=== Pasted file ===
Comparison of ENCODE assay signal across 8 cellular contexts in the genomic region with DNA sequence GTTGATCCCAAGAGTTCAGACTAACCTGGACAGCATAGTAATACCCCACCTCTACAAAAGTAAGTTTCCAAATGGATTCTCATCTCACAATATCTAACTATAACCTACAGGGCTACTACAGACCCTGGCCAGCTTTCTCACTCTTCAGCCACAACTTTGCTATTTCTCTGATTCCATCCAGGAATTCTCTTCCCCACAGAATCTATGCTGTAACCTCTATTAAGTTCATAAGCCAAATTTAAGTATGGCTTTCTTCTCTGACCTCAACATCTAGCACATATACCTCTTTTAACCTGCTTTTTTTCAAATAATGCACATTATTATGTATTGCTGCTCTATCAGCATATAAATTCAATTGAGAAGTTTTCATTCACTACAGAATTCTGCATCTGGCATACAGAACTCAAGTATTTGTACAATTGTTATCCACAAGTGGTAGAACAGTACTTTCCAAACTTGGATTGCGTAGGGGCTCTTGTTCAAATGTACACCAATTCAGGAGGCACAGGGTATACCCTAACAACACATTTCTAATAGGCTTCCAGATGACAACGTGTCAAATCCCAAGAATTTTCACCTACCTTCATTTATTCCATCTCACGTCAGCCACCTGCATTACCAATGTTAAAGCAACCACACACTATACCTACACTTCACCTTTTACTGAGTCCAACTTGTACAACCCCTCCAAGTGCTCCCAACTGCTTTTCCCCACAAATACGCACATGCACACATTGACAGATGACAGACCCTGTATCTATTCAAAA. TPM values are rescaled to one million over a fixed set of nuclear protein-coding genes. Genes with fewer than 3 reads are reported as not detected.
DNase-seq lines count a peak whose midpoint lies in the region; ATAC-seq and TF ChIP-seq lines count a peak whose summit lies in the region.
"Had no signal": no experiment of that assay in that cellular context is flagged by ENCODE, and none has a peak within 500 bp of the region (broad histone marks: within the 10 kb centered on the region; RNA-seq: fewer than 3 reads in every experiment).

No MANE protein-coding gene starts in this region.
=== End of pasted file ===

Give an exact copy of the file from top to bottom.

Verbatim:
Comparison of ENCODE assay signal across 8 cellular contexts in the genomic region with DNA sequence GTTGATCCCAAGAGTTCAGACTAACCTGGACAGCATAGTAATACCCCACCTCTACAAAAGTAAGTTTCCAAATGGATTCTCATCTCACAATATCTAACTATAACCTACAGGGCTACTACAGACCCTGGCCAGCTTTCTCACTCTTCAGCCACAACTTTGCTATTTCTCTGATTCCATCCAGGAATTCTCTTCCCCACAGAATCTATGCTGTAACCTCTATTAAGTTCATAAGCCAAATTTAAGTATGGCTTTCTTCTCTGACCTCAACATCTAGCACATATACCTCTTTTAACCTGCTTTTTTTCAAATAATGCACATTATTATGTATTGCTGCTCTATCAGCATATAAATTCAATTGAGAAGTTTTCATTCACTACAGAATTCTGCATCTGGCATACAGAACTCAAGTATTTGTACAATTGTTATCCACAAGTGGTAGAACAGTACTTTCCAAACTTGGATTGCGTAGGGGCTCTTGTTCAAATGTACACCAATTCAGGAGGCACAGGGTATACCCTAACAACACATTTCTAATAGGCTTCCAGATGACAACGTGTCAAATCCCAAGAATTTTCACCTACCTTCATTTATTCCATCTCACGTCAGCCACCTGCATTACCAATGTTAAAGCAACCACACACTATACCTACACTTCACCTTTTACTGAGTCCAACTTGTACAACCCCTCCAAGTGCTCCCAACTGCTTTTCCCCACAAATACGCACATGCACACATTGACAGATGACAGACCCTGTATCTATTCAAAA. TPM values are rescaled to one million over a fixed set of nuclear protein-coding genes. Genes with fewer than 3 reads are reported as not detected.
DNase-seq lines count a peak whose midpoint lies in the region; ATAC-seq and TF ChIP-seq lines count a peak whose summit lies in the region.
"Had no signal": no experiment of that assay in that cellular context is flagged by ENCODE, and none has a peak within 500 bp of the region (broad histone marks: within the 10 kb centered on the region; RNA-seq: fewer than 3 reads in every experiment).

No MANE protein-coding gene starts in this region.